But for Saturday lunches, we came to them. Since they were Orthodox and didn’t use appliances on the Sabbath, Oma had an array of simple but wonderful dishes she prepared in advance to be eaten cold. In the Miami heat, her Cucumber Dill Salad was one of my favorites. It was always served in a rectangular glass container with gold flower foiling on the sides. The pale green slices were always perfectly thin and even. And when we sat together around the dim unlit dining table — me sunburned and tired from the day before — her cool salad felt like a mint mist, a slow fan. Outside their window, the palm leaves baked yellow in the sun, but inside, eating pale green cucumber circles with my Oma and Opa, I was filled by a moment where there was nothing I’d rather do.

Oma’s Cucumber Dill Salad

My grandmother marinated her cucumbers in distilled white vinegar, but I replaced it with rice vinegar for a less sharp taste. She also cooked with a very light hand when it came to spices, so play with the seasonings until it is perfect and refreshing for you.

2 large cucumbers (approximately four cups sliced)

2 tablespoons rice vinegar

1 tablespoon water

1/8 teaspoon salt

1/8 teaspoon sugar

Pinch of white pepper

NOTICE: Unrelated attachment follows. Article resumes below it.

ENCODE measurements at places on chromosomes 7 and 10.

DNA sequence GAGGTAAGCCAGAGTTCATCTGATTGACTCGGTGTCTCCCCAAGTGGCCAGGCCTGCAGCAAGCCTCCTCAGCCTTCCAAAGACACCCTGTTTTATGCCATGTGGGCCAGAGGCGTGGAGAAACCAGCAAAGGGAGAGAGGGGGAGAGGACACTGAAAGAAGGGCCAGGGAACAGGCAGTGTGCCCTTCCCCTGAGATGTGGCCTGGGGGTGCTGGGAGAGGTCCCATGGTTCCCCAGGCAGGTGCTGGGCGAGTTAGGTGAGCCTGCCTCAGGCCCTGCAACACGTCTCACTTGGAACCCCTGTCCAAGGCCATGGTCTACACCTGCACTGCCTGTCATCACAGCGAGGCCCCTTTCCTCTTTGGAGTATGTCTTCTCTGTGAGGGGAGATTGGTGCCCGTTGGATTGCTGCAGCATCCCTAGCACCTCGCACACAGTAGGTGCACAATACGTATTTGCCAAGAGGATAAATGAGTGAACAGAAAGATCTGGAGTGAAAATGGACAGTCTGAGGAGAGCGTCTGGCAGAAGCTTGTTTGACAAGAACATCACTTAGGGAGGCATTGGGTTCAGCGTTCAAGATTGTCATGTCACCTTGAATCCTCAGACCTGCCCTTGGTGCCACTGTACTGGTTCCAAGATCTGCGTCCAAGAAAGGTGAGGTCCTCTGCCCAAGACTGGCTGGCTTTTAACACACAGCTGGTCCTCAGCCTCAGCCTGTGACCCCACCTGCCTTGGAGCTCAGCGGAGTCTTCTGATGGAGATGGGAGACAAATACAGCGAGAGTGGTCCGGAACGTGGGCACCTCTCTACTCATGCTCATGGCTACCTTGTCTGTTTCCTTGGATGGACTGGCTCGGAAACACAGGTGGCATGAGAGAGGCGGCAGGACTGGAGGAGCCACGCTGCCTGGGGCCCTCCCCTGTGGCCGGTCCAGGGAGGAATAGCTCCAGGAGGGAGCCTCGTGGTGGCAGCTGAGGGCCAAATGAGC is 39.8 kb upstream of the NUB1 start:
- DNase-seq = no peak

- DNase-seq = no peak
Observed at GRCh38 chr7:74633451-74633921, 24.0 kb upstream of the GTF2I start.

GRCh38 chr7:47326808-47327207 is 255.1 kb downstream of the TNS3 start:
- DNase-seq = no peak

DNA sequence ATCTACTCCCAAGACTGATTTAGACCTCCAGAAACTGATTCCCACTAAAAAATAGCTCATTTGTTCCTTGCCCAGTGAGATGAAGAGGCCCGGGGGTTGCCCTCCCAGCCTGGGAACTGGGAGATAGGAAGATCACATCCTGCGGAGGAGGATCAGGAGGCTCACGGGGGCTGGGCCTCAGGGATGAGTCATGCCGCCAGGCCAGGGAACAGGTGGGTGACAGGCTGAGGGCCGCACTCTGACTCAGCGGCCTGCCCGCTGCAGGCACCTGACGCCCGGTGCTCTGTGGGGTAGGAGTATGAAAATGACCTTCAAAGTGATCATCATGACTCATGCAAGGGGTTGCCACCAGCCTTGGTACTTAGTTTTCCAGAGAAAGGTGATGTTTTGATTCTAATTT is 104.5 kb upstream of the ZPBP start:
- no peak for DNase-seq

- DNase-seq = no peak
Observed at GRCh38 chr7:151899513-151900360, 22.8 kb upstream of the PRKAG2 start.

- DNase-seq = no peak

Fresh dill (approximately 1-2 tablespoons)

Peel skin off cucumbers and slice thinly. Arrange in long rectangular sealable container. In small bowl whisk vinegar, water, salt, sugar and pepper. (Season to your taste, but don’t add too much salt as it draws liquid from the cucumbers.) Pour vinegar mixture over cucumbers and mix well. Cut fresh dill and sprinkle over cucumbers. Close container, toss to mix and refrigerate overnight to marinate. Toss again before serving.

Serves five as a side dish.

A Blessing for the Father


A few months ago I flew from Long Beach to Brooklyn. It was a long, sad and lonely trip. A few days earlier, my mother had turned 82 years old and was looking forward to a special birthday, when tragedy struck. A fire broke out in her home. Quickly, her life was taken by fire and smoke. No goodbyes or time to prepare for closure, just a cruel death.

My father survived the fire but lives daily with his memories. He now spends his time living a day or a week with different children and grandchildren. He recently came to California to join our family for the holidays. Even though the children and grandchildren were here something big was missing. Yes, our dear mother, the grandmother, was missed.